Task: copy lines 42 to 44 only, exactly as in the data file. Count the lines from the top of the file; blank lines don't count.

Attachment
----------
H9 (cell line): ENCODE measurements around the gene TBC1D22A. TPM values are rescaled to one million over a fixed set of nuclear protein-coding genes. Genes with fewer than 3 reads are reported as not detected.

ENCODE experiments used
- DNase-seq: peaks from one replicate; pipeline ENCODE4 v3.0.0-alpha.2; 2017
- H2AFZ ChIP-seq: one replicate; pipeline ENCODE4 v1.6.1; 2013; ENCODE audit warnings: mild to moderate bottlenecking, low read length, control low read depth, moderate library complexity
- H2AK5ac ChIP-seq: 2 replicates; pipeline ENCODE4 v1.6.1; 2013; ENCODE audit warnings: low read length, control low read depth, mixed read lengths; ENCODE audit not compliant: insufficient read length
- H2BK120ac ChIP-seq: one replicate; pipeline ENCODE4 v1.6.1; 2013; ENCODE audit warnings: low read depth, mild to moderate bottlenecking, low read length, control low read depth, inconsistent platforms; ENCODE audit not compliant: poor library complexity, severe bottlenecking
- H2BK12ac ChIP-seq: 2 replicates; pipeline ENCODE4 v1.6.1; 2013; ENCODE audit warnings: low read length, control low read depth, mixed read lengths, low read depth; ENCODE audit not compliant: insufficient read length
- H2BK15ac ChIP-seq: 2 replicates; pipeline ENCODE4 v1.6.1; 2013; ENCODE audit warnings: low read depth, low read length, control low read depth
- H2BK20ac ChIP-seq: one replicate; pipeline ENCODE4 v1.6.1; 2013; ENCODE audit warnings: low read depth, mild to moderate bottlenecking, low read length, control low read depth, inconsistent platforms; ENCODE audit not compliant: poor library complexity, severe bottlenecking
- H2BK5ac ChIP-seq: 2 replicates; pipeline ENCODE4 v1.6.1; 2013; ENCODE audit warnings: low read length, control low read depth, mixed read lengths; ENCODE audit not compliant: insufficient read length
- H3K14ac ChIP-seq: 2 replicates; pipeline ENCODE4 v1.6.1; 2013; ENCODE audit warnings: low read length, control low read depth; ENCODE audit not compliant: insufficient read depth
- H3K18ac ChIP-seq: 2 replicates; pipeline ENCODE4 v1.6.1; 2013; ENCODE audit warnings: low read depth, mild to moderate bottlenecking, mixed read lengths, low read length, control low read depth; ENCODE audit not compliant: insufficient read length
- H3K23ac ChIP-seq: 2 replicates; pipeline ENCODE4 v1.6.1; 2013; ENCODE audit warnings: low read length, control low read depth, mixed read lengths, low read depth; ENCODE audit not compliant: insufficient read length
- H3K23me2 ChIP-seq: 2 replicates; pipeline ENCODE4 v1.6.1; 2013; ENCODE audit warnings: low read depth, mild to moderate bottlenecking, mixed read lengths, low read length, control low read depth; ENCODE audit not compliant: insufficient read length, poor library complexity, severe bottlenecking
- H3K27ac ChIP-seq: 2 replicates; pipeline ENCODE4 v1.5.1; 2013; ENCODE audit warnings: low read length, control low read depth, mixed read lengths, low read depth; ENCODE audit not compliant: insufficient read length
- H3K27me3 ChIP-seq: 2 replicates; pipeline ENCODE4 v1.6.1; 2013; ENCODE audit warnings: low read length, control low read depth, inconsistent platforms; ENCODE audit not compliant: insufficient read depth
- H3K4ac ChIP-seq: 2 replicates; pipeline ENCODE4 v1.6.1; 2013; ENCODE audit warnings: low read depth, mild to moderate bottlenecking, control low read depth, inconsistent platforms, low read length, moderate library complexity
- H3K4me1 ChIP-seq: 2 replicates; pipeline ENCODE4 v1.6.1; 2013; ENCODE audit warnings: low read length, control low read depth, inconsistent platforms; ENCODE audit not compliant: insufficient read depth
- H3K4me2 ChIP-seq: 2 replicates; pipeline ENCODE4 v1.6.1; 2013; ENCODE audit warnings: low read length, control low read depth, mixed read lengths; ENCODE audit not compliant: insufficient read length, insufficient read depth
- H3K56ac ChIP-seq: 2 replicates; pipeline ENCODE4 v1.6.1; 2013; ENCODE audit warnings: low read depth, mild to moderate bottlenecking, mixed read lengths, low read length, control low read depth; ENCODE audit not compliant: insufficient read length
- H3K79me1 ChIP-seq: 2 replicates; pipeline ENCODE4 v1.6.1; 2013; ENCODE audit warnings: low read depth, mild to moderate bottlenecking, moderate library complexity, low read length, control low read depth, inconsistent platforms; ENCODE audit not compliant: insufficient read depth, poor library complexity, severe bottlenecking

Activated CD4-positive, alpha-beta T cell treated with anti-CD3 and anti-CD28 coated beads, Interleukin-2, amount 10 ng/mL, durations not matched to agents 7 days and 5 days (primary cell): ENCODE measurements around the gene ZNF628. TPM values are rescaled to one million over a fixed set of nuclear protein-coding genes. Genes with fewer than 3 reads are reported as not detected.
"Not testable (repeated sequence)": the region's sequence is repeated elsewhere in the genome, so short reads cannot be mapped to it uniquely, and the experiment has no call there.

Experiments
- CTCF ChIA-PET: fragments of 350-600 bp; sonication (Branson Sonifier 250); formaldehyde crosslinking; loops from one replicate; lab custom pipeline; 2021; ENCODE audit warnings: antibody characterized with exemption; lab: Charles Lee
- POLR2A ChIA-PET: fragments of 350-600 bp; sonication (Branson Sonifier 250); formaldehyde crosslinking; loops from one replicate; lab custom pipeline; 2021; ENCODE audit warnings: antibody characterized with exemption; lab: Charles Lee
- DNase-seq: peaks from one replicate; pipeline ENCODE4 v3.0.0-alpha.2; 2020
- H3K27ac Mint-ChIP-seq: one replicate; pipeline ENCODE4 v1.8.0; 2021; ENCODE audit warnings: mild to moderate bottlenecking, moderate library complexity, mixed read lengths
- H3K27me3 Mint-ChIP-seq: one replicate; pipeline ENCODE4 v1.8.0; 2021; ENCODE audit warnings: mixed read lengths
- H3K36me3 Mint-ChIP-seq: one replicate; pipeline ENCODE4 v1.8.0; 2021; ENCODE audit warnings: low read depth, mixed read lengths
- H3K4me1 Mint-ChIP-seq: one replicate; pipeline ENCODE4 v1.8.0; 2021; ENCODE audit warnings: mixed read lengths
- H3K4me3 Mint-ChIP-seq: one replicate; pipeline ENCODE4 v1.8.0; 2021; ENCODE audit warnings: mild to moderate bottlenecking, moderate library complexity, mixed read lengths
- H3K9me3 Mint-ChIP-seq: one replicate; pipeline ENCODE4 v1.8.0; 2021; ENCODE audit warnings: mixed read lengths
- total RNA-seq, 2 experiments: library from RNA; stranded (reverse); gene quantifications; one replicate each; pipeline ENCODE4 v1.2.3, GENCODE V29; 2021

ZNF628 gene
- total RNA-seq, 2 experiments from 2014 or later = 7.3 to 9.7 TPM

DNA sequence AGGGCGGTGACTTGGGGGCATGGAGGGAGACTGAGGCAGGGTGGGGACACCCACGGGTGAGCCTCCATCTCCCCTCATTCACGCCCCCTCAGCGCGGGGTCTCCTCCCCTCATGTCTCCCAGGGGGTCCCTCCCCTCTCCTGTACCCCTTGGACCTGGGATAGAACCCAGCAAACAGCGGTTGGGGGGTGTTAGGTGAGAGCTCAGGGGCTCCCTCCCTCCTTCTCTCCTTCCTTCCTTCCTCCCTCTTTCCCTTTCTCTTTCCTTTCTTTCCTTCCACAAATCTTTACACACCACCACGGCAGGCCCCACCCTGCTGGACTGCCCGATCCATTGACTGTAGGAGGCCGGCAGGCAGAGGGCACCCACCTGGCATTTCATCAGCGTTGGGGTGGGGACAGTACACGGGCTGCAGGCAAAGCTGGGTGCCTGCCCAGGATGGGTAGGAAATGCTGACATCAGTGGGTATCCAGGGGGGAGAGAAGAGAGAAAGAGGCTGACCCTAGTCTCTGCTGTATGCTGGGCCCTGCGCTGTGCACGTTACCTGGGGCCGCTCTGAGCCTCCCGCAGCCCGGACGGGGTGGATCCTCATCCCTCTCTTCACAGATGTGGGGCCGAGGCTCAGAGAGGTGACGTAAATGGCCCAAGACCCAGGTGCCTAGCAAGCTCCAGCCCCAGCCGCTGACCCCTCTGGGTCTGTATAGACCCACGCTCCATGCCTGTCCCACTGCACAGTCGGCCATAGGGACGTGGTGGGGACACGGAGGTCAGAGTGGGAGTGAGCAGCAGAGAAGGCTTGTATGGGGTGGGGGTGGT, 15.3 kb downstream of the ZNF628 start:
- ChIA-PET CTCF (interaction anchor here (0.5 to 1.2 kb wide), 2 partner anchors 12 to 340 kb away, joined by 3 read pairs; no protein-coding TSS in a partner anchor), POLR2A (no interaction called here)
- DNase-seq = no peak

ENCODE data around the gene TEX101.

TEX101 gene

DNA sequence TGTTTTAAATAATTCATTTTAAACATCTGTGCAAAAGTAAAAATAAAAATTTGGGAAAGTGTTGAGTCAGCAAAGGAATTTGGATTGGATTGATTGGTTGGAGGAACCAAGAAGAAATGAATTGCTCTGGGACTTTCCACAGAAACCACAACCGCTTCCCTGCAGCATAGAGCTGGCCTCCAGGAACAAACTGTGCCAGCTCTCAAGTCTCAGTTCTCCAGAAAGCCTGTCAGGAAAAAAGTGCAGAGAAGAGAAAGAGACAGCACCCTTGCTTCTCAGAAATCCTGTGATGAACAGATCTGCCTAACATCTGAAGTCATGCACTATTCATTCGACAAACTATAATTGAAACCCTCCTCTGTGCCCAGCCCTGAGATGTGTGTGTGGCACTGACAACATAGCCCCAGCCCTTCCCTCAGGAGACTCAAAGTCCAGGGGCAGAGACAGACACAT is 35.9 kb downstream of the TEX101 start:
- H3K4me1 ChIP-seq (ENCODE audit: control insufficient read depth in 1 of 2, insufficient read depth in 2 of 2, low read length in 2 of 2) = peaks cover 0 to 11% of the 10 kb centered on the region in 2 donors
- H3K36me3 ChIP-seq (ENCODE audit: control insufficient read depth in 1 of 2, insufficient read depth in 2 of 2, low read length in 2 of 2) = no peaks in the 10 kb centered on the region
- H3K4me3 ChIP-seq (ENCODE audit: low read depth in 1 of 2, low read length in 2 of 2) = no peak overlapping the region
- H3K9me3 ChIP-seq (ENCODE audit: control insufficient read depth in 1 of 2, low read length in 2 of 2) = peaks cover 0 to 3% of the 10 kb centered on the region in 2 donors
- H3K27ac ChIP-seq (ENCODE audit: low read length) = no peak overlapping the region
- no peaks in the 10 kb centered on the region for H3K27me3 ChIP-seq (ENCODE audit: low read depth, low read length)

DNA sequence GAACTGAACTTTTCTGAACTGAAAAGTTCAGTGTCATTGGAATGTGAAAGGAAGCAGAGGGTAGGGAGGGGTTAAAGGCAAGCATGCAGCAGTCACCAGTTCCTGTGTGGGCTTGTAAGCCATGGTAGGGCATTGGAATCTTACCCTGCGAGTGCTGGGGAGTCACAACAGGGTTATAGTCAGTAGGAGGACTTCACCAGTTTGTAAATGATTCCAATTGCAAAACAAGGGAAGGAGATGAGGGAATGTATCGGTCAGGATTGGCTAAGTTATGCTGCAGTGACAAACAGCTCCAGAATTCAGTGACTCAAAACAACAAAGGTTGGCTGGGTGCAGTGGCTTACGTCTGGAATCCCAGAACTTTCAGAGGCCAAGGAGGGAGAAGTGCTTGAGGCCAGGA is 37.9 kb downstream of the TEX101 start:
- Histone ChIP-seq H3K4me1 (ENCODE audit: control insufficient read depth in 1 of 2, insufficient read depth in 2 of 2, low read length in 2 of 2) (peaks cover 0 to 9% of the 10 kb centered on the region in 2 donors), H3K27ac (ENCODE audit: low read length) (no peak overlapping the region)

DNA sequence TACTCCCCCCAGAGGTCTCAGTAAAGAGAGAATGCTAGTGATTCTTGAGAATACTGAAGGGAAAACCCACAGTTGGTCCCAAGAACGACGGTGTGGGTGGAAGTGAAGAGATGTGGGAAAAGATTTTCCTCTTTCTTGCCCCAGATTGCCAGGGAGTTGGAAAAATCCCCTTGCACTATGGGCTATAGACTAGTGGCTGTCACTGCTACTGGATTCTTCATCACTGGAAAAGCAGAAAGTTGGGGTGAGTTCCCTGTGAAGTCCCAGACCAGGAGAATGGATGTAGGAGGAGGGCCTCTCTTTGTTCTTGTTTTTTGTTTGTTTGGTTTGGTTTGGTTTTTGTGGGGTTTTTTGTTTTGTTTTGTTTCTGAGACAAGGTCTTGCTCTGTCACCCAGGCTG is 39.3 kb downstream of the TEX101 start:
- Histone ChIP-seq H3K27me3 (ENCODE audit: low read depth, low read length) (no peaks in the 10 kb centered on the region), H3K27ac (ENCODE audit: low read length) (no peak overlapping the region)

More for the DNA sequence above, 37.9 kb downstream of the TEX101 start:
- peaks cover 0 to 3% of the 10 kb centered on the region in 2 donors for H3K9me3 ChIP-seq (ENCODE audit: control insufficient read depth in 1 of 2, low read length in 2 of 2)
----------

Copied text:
DNA sequence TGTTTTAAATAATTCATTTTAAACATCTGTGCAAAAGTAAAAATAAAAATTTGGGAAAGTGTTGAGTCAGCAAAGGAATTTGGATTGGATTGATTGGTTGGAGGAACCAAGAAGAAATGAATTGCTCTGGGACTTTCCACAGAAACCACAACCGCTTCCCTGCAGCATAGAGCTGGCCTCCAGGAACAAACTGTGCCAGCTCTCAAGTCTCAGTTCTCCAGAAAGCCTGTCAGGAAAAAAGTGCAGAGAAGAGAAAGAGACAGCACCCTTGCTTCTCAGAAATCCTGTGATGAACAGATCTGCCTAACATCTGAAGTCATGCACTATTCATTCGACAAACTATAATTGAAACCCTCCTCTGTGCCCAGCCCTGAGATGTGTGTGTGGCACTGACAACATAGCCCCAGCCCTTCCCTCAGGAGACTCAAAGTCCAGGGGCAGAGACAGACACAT is 35.9 kb downstream of the TEX101 start:
- H3K4me1 ChIP-seq (ENCODE audit: control insufficient read depth in 1 of 2, insufficient read depth in 2 of 2, low read length in 2 of 2) = peaks cover 0 to 11% of the 10 kb centered on the region in 2 donors
- H3K36me3 ChIP-seq (ENCODE audit: control insufficient read depth in 1 of 2, insufficient read depth in 2 of 2, low read length in 2 of 2) = no peaks in the 10 kb centered on the region